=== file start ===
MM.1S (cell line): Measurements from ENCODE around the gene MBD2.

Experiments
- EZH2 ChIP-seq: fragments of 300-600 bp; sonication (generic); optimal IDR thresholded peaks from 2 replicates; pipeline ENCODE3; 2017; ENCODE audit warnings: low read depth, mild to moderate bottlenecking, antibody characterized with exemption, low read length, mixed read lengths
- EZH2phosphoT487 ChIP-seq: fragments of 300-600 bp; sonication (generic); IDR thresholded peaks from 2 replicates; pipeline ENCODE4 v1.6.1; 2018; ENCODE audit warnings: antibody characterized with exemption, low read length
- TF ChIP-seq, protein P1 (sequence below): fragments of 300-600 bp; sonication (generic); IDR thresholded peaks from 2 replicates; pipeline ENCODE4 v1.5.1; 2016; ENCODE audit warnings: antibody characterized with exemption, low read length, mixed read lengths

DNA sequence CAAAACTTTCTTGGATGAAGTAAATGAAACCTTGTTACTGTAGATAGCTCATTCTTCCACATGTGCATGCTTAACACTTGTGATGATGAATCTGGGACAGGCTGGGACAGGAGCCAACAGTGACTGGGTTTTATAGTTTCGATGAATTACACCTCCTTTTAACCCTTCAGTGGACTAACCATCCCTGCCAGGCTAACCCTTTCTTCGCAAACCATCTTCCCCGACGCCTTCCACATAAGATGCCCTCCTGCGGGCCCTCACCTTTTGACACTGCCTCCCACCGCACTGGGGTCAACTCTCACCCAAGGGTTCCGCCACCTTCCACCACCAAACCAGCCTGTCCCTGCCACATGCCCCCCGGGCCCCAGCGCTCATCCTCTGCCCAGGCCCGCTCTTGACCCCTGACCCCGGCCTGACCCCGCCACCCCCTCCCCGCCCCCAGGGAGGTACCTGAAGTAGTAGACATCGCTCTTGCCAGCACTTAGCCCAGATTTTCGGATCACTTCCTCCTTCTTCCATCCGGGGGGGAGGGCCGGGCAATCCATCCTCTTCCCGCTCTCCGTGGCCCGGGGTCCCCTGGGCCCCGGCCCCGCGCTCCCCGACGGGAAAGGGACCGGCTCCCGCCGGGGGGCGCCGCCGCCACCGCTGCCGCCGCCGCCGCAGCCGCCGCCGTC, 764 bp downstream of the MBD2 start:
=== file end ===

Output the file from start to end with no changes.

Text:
MM.1S (cell line): Measurements from ENCODE around the gene MBD2.

Experiments
- EZH2 ChIP-seq: fragments of 300-600 bp; sonication (generic); optimal IDR thresholded peaks from 2 replicates; pipeline ENCODE3; 2017; ENCODE audit warnings: low read depth, mild to moderate bottlenecking, antibody characterized with exemption, low read length, mixed read lengths
- EZH2phosphoT487 ChIP-seq: fragments of 300-600 bp; sonication (generic); IDR thresholded peaks from 2 replicates; pipeline ENCODE4 v1.6.1; 2018; ENCODE audit warnings: antibody characterized with exemption, low read length
- TF ChIP-seq, protein P1 (sequence below): fragments of 300-600 bp; sonication (generic); IDR thresholded peaks from 2 replicates; pipeline ENCODE4 v1.5.1; 2016; ENCODE audit warnings: antibody characterized with exemption, low read length, mixed read lengths

DNA sequence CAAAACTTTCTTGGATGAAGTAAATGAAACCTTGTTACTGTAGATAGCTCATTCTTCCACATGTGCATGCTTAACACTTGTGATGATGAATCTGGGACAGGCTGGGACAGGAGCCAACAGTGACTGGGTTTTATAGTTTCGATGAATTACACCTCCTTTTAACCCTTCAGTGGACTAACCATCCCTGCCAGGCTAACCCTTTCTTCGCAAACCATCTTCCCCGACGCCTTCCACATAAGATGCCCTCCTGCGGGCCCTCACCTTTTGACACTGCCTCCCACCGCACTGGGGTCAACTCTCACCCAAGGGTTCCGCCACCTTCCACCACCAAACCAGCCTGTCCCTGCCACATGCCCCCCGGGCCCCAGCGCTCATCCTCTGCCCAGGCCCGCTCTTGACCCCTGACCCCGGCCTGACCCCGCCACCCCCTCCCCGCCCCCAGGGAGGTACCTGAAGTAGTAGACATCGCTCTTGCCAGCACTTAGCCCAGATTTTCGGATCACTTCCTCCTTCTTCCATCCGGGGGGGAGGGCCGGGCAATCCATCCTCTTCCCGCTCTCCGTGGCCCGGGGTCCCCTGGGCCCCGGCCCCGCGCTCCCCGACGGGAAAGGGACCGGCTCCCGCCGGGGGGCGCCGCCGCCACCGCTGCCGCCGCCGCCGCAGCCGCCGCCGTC, 764 bp downstream of the MBD2 start: